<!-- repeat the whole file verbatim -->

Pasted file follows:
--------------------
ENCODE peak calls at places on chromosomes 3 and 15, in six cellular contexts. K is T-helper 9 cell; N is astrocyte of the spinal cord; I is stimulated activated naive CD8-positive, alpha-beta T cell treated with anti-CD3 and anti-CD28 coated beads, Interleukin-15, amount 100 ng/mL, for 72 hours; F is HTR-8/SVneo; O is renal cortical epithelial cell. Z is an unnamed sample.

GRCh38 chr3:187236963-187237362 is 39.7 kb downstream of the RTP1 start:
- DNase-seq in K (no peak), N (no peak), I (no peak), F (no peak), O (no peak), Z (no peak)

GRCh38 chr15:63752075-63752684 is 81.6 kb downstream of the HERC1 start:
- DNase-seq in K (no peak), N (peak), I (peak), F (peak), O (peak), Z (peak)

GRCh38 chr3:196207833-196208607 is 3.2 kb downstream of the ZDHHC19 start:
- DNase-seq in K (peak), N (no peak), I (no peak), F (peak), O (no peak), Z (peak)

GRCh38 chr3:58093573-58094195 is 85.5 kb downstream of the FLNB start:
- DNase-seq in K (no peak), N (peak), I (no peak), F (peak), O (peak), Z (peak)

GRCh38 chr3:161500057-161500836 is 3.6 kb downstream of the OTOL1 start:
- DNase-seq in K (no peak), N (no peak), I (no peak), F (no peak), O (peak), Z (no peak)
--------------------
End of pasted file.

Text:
ENCODE peak calls at places on chromosomes 3 and 15, in six cellular contexts. K is T-helper 9 cell; N is astrocyte of the spinal cord; I is stimulated activated naive CD8-positive, alpha-beta T cell treated with anti-CD3 and anti-CD28 coated beads, Interleukin-15, amount 100 ng/mL, for 72 hours; F is HTR-8/SVneo; O is renal cortical epithelial cell. Z is an unnamed sample.

GRCh38 chr3:187236963-187237362 is 39.7 kb downstream of the RTP1 start:
- DNase-seq in K (no peak), N (no peak), I (no peak), F (no peak), O (no peak), Z (no peak)

GRCh38 chr15:63752075-63752684 is 81.6 kb downstream of the HERC1 start:
- DNase-seq in K (no peak), N (peak), I (peak), F (peak), O (peak), Z (peak)

GRCh38 chr3:196207833-196208607 is 3.2 kb downstream of the ZDHHC19 start:
- DNase-seq in K (peak), N (no peak), I (no peak), F (peak), O (no peak), Z (peak)

GRCh38 chr3:58093573-58094195 is 85.5 kb downstream of the FLNB start:
- DNase-seq in K (no peak), N (peak), I (no peak), F (peak), O (peak), Z (peak)

GRCh38 chr3:161500057-161500836 is 3.6 kb downstream of the OTOL1 start:
- DNase-seq in K (no peak), N (no peak), I (no peak), F (no peak), O (peak), Z (no peak)